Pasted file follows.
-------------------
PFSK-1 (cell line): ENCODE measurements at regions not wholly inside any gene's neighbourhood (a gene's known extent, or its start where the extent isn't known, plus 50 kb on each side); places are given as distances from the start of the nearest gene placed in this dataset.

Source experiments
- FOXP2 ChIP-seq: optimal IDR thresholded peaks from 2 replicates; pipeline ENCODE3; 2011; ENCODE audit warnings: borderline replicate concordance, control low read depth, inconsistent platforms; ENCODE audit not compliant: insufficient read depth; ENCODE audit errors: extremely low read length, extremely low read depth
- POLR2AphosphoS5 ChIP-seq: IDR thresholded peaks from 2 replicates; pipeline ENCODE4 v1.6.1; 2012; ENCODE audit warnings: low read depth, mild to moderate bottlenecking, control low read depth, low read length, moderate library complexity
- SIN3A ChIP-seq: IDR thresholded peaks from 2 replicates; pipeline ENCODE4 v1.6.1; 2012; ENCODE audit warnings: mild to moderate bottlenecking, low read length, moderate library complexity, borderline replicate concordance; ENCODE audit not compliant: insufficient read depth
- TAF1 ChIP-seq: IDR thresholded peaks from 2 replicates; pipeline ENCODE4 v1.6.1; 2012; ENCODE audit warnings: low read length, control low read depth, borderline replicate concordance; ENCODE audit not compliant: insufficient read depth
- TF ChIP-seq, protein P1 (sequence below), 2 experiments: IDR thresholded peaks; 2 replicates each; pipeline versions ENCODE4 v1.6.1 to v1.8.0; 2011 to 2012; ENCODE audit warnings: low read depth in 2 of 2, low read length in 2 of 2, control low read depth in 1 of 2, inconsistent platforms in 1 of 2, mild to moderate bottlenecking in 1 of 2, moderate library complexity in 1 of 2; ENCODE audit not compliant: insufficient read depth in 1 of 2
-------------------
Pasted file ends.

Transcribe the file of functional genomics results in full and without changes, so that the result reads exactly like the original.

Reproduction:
PFSK-1 (cell line): ENCODE measurements at regions not wholly inside any gene's neighbourhood (a gene's known extent, or its start where the extent isn't known, plus 50 kb on each side); places are given as distances from the start of the nearest gene placed in this dataset.

Source experiments
- FOXP2 ChIP-seq: optimal IDR thresholded peaks from 2 replicates; pipeline ENCODE3; 2011; ENCODE audit warnings: borderline replicate concordance, control low read depth, inconsistent platforms; ENCODE audit not compliant: insufficient read depth; ENCODE audit errors: extremely low read length, extremely low read depth
- POLR2AphosphoS5 ChIP-seq: IDR thresholded peaks from 2 replicates; pipeline ENCODE4 v1.6.1; 2012; ENCODE audit warnings: low read depth, mild to moderate bottlenecking, control low read depth, low read length, moderate library complexity
- SIN3A ChIP-seq: IDR thresholded peaks from 2 replicates; pipeline ENCODE4 v1.6.1; 2012; ENCODE audit warnings: mild to moderate bottlenecking, low read length, moderate library complexity, borderline replicate concordance; ENCODE audit not compliant: insufficient read depth
- TAF1 ChIP-seq: IDR thresholded peaks from 2 replicates; pipeline ENCODE4 v1.6.1; 2012; ENCODE audit warnings: low read length, control low read depth, borderline replicate concordance; ENCODE audit not compliant: insufficient read depth
- TF ChIP-seq, protein P1 (sequence below), 2 experiments: IDR thresholded peaks; 2 replicates each; pipeline versions ENCODE4 v1.6.1 to v1.8.0; 2011 to 2012; ENCODE audit warnings: low read depth in 2 of 2, low read length in 2 of 2, control low read depth in 1 of 2, inconsistent platforms in 1 of 2, mild to moderate bottlenecking in 1 of 2, moderate library complexity in 1 of 2; ENCODE audit not compliant: insufficient read depth in 1 of 2